Haptic technology for a better immersive experience
Updated: Nov 23, 2020
Today, the search for an even more immersive experience takes precedence over everyone's expectations, and the human experience is privileged over information.
At the core of these issues, haptic technology could be one of the elements that will disrupt the boundaries between the virtual and the reality and will have an influence on the degree of immersion.
What is haptics
The term "Haptics" is derived from the Greek word αφ ́η (pronounced haptesai) meaning "to touch". Therefore, haptic technology represents all technological devices that simulate sensory interactions related to touch.
The term may still sound abstract at first glance to some people. Yet it is a long-standing technology, existing far beyond the laboratory, in the form of feedback: vibrating notification alerts used by mobile phones or the vibration of PS2 controllers.
While haptic sensing is often limited to this type of force feedback - due to the fact that force feedback interfaces are the most developed and most widely used in the world - its definition is wider and includes several sensations: surface roughness or texture, temperature, hardness, weight etc.
When haptics meets the virtual
Immersed in a virtual environment, the user is mostly subjected to auditory and visual projections, thus relying on his or her hearing and sight. If today it is nearly possible to reproduce an object of striking realism in virtual reality, however, it lacks the friction or the illusion of relief and texture of the object to further incarnate this realism.
What if haptic technology blends with immersive and virtual experiences?
Even if it's ultimately just buzzing, a simple haptic feedback offers a subtle enhancement of the experience with a deeper engagement and a better memorization. It also allows a better handling of virtual objects by providing realistic feedback of touch and force.
In other words, the degree of sensation felt affects the immersion in the digital environment. As a result, the immersion can be ruined when the cerebral cortex detects a discrepancy between the stimulated sense in the virtual environment and in reality.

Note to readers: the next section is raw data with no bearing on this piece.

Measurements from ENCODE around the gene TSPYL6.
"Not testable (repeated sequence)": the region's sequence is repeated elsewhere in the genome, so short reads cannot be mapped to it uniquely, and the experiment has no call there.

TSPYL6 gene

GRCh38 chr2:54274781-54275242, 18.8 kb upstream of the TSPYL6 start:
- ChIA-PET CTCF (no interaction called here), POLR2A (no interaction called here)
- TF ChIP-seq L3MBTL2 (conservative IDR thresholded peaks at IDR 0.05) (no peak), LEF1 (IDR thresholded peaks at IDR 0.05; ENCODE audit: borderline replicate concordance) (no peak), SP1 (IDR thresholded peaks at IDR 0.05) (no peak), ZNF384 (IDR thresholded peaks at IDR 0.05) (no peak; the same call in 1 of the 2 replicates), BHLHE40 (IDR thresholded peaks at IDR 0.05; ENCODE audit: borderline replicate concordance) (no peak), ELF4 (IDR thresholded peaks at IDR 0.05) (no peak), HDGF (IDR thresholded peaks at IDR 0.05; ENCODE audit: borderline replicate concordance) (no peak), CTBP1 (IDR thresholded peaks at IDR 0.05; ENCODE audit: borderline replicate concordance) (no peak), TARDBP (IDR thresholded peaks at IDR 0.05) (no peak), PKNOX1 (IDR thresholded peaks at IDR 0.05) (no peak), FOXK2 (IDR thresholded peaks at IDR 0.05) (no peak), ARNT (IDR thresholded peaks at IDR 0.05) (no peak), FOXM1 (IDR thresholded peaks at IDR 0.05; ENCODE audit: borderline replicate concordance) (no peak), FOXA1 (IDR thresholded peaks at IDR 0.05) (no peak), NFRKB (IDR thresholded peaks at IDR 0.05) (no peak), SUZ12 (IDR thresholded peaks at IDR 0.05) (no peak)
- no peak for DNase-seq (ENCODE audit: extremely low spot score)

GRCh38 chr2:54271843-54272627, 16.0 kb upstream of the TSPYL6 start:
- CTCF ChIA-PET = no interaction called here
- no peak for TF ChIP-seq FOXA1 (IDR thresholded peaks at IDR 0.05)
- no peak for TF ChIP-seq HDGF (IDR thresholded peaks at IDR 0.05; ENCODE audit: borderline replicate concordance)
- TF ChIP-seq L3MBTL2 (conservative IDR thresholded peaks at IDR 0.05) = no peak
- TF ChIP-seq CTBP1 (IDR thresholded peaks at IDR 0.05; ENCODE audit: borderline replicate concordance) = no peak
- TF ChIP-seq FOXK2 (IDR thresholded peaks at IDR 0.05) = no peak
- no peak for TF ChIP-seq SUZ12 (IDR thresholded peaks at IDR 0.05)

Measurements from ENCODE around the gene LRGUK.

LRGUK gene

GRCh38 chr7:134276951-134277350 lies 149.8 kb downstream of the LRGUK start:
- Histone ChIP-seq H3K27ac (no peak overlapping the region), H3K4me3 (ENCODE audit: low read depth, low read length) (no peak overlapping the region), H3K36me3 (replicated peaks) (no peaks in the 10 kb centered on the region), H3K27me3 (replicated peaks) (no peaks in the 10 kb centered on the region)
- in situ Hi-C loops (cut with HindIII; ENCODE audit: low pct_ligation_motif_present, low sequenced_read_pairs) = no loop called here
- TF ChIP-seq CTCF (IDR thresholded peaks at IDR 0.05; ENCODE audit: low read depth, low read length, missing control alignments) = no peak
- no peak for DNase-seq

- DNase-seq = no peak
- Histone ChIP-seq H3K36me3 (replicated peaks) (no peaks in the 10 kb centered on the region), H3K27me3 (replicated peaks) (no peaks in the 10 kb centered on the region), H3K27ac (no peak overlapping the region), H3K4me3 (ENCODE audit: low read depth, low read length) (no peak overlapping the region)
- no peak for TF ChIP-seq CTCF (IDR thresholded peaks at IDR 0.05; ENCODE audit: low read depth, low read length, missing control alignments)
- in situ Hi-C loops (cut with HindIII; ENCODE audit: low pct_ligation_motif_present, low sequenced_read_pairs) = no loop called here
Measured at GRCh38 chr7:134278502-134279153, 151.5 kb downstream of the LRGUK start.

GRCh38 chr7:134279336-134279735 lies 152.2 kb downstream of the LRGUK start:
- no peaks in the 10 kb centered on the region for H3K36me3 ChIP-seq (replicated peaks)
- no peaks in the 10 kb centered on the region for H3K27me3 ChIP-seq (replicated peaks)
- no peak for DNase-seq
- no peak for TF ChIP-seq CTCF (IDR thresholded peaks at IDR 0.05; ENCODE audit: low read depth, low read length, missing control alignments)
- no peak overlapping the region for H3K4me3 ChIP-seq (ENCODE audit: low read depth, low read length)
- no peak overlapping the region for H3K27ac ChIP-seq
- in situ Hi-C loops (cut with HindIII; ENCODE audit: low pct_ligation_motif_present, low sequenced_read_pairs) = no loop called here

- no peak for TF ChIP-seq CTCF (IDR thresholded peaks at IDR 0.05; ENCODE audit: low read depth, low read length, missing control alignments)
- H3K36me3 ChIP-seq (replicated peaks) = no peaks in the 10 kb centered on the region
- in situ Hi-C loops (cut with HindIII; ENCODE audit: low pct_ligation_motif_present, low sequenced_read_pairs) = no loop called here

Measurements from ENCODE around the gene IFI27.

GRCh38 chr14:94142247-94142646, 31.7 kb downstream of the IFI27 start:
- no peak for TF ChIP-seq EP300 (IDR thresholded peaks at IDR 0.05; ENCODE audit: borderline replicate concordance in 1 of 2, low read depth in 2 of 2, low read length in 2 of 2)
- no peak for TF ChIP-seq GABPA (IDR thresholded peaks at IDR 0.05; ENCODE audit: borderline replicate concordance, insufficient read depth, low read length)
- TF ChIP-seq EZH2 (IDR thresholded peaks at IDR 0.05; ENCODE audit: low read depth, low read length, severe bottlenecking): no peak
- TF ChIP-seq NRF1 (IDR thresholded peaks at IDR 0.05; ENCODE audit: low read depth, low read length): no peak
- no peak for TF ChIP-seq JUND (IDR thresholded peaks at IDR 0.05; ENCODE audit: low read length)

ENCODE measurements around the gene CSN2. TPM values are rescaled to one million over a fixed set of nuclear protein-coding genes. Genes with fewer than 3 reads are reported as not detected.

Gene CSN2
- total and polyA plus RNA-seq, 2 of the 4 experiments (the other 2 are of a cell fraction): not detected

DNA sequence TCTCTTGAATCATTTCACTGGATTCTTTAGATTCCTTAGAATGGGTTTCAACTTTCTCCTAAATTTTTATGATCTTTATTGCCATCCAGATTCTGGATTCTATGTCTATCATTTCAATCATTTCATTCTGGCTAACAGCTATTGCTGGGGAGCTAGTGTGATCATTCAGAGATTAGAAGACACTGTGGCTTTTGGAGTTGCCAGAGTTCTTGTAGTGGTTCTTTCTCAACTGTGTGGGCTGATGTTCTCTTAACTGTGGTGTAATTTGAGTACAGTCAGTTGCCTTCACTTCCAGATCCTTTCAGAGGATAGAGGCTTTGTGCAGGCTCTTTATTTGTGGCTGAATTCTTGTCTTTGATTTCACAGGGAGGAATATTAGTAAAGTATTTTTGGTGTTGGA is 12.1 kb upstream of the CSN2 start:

Hence, the more immersive the experience, the more successful the virtual reality experience is.
Over the last few years, new companies have sprung up offering haptic feedback equipment with technologies that are getting more and more advanced, for different purposes and sectors of activity.
Being one of the most solicited limbs to interact with the outside, the hands have a greater number of sensors than other parts of the body. That is why the hardware development has been mainly oriented towards the latter. We can mention for example GoTouch VR, BeBop, Plexus or HaptX.
Nevertheless, R&D has made it possible to develop new hardware with haptic feedback for other body parts. We can notably illustrate with Teslasuite which has designed a haptic VR combination for the whole body, or the artificial and haptic skin developed by researchers at the Ecole Polytechnique Fédérale de Lausanne (EPFL) in Switzerland.
The sense of touch takes the user's experience and immersion to the next level
We live in a tactile world where we touch and feel the surrounding environment. These sensations are what make human beings interpret and differentiate from one environment to another.
Companies and users need a higher level of immersion than today's VR controllers can offer. Indeed, the sense of touch is one of the elements that virtual environments lack to enhance the experience, based on sound and vision, and thus offer unprecedented realism in a virtual environment.
After sight and hearing, perhaps touch will be the next step toward (almost) total immersion?:
_____________ At Light&Shadows we strive to meet and exceed our clients' needs and expectations by infusing ourselves with the latest technologies to build an even more immersive, realistic experience. In terms of haptic technology, we have already integrated it into our solutions, such as INTERACT, in order to immerse the user even more, whether in the field of training or in the design of production processes.